Here is a new notebook I created that looks at the geographic distribution of measurement stations in the Beachwatch bacteria counts and how station results are correlated with each other over time:

For the next meeting ( August 1 ) I'd like to have a few other analysts present extensions to this analysis, looking at:

  • Compare the correlations between stations to the distance between them. Is the correlation a function of distance?
  • Look at the correlations over time. Are they getting stronger or weaker?
  • This analysis looks at only one analyte, 'Coliform, Total'. Are there similar correlations for the others?
  • With additional work, you may be able to find the creeks, stream, or drainage pipes that are close to these stations. Are there relationships between the station results and the locations of these water outlets?

Did you Get the GitHub Invite?

Added by Eric Busboom over 4 years ago

I (think) I've invited everyone into the github organization. If so, you should either already be a member, or have an invitation waiting for you, which you can accept at:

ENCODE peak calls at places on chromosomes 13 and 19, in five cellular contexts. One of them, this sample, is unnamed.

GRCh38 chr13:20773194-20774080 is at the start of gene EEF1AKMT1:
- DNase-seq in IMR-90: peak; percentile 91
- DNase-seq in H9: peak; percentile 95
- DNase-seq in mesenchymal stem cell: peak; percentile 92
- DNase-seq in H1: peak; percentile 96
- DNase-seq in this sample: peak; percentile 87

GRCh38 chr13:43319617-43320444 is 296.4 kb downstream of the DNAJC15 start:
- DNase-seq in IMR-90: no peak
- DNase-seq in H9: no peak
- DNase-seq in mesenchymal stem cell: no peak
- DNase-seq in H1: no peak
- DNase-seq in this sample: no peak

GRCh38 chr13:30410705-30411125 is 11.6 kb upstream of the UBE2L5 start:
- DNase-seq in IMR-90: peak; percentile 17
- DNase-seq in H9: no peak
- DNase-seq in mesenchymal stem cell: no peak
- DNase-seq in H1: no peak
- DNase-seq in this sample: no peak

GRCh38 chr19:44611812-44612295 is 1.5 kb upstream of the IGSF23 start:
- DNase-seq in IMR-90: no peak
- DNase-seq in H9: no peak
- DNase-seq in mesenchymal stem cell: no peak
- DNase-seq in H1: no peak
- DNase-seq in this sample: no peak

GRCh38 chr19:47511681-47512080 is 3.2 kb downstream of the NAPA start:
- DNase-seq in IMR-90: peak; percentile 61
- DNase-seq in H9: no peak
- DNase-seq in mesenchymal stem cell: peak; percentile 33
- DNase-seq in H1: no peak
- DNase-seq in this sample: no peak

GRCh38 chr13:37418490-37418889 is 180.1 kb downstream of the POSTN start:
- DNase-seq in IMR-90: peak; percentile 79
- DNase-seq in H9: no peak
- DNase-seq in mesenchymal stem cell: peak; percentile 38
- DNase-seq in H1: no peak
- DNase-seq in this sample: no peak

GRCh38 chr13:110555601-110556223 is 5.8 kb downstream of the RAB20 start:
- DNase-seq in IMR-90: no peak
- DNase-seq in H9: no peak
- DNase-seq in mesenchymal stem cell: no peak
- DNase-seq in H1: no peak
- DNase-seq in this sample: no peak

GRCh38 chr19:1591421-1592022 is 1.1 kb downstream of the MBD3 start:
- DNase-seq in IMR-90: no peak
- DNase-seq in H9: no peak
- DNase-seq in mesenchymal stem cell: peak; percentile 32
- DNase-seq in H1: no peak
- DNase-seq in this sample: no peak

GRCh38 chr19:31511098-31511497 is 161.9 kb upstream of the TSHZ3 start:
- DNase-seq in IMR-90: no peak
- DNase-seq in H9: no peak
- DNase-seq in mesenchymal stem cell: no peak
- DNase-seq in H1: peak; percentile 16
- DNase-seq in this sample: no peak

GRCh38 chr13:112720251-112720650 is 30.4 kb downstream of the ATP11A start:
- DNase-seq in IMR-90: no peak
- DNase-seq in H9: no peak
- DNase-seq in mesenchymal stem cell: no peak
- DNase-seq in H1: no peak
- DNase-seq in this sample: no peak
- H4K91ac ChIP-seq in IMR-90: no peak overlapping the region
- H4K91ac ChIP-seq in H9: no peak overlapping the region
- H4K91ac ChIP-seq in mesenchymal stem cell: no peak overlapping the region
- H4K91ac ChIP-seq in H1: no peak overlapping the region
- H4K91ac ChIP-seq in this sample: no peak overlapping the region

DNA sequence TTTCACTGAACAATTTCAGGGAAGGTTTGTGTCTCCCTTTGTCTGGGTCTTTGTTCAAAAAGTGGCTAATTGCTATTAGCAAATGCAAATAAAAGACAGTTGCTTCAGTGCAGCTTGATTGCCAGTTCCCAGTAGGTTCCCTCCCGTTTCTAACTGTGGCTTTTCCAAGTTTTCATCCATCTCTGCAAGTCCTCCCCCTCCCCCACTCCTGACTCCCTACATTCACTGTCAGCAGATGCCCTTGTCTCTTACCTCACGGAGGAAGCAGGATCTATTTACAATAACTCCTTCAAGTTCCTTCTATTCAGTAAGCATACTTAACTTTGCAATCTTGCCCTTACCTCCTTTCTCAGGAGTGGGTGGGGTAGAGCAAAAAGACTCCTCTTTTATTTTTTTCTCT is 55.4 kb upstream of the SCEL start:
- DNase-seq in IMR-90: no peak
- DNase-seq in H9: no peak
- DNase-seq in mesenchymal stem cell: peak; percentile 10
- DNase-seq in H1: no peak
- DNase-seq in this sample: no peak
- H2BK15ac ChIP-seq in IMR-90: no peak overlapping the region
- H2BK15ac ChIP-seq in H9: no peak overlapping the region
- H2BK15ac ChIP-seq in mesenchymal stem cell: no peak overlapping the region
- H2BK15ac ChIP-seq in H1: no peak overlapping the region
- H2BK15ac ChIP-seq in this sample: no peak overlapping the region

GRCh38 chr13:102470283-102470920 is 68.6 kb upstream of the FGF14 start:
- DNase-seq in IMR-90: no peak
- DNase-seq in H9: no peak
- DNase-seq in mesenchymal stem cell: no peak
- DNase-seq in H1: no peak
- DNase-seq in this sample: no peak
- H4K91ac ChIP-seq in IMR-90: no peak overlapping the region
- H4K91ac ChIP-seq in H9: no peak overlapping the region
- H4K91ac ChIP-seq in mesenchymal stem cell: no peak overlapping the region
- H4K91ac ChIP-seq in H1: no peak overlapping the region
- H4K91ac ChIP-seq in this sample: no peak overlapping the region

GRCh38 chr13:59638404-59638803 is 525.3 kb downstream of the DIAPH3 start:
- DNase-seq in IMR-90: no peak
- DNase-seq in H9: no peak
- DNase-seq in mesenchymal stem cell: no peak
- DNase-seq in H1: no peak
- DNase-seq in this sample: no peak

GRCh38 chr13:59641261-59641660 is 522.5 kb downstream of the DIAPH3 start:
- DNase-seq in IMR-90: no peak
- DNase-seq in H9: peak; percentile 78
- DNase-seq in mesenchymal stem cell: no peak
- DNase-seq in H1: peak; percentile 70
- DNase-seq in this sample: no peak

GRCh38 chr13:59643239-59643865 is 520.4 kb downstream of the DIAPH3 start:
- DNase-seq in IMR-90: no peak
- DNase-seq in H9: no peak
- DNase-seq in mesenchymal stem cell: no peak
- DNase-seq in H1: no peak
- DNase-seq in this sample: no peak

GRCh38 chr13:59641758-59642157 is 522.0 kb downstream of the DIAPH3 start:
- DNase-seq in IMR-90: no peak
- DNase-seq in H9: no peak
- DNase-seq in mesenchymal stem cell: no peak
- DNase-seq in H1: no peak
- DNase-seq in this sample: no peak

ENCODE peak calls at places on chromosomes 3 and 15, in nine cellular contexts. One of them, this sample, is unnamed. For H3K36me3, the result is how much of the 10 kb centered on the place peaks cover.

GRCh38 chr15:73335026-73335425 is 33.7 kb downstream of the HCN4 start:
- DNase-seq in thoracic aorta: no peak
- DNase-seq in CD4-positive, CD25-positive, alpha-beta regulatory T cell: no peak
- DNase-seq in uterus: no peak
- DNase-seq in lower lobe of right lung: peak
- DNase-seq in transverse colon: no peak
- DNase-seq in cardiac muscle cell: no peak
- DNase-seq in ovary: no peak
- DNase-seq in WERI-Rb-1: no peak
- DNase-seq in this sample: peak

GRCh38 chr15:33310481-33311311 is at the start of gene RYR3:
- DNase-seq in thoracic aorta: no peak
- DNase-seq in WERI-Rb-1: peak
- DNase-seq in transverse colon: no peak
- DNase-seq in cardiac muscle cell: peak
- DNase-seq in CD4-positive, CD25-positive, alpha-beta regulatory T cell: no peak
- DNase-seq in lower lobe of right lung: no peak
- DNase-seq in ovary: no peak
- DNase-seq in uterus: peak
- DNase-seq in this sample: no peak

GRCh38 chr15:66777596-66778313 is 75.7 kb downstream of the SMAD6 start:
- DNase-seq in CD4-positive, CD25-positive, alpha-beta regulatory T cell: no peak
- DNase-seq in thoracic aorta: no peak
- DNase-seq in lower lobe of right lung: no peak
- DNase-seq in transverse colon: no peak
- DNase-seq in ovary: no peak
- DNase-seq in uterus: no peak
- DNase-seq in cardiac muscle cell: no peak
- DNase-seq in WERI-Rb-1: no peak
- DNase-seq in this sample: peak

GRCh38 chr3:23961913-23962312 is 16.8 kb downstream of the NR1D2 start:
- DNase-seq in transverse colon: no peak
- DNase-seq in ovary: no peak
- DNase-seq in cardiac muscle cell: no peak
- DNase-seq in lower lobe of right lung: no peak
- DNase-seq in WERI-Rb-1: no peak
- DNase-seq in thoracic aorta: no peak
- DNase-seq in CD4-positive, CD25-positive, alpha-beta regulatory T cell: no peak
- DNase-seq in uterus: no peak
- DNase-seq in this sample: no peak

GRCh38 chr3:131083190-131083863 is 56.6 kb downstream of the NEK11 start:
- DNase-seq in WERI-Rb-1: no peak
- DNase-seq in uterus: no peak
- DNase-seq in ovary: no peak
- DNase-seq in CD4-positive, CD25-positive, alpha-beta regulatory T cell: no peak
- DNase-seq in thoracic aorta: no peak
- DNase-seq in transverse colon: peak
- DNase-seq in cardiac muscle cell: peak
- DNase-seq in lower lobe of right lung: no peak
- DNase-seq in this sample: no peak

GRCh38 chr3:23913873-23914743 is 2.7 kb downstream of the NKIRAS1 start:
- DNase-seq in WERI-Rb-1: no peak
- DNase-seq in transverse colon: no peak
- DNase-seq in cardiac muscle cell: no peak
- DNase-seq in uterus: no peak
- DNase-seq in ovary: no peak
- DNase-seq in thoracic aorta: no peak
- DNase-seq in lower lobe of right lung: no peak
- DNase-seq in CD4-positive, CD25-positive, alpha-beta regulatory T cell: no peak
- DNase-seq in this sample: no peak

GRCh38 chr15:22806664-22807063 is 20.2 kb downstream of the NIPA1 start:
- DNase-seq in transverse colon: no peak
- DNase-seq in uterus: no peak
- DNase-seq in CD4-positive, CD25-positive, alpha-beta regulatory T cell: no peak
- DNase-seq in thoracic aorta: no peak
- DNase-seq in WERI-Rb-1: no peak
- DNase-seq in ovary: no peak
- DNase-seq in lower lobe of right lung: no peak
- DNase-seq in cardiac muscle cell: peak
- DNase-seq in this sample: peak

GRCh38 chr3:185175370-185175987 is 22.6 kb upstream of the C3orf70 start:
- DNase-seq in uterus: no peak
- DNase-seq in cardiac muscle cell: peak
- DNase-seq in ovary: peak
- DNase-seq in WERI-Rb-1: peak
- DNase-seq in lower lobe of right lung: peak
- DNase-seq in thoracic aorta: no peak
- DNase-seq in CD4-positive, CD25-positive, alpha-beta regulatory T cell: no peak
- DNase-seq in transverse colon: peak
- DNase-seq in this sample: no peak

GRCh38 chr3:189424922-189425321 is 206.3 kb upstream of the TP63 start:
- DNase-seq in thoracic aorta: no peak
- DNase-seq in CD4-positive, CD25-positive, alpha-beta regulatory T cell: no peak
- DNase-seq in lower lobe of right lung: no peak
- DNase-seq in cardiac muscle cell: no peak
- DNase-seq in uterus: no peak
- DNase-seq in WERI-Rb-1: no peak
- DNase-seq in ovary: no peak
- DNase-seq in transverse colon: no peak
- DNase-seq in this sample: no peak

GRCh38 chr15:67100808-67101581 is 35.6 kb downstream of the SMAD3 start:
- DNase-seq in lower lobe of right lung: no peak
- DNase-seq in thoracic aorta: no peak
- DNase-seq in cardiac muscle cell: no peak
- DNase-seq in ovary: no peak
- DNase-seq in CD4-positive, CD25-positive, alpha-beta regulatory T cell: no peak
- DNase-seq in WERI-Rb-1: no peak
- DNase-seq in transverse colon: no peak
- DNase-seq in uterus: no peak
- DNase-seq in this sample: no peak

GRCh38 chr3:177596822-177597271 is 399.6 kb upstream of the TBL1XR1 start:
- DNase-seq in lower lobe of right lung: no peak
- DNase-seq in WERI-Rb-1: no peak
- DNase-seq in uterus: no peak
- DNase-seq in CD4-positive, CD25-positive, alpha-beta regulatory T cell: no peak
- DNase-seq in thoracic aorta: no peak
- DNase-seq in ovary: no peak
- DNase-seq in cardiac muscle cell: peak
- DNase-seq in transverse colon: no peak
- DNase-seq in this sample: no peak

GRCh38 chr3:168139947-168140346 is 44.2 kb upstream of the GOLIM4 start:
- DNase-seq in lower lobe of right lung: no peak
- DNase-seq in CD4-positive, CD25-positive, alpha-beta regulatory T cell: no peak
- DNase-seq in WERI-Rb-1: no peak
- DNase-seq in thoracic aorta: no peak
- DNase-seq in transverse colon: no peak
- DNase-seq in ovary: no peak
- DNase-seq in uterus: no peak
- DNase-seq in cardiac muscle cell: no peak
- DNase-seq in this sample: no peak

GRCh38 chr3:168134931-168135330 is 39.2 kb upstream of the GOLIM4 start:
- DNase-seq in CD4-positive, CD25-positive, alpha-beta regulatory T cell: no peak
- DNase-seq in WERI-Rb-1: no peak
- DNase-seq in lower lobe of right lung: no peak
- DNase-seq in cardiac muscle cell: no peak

I added everyone from the "github account" entry in your Redmine account profile. So, if you didn't get a Github invite and don't have a redmine account, please create one. If you didn't get a github invite and you do have a redmine account, email me with your Github user id and I'll add you.


New Packages

Added by Eric Busboom over 4 years ago

We have three new data packages in the data repository, under the 'water-project' tag. See them all at:

To use these packages, click into the resource for the .csv or .zip package file, and you'l' see the resource documentation includes some python code. For instance, for the CSV package for the Beachwatch data you'll see:

import metapack as mp
pkg = mp.open_package('')

Then, you can use the pkg to get a Pandas dataframe:

df = pkg.read_csv()

Later today or tomorrow I'll be posting some examples and challenges using these data packages.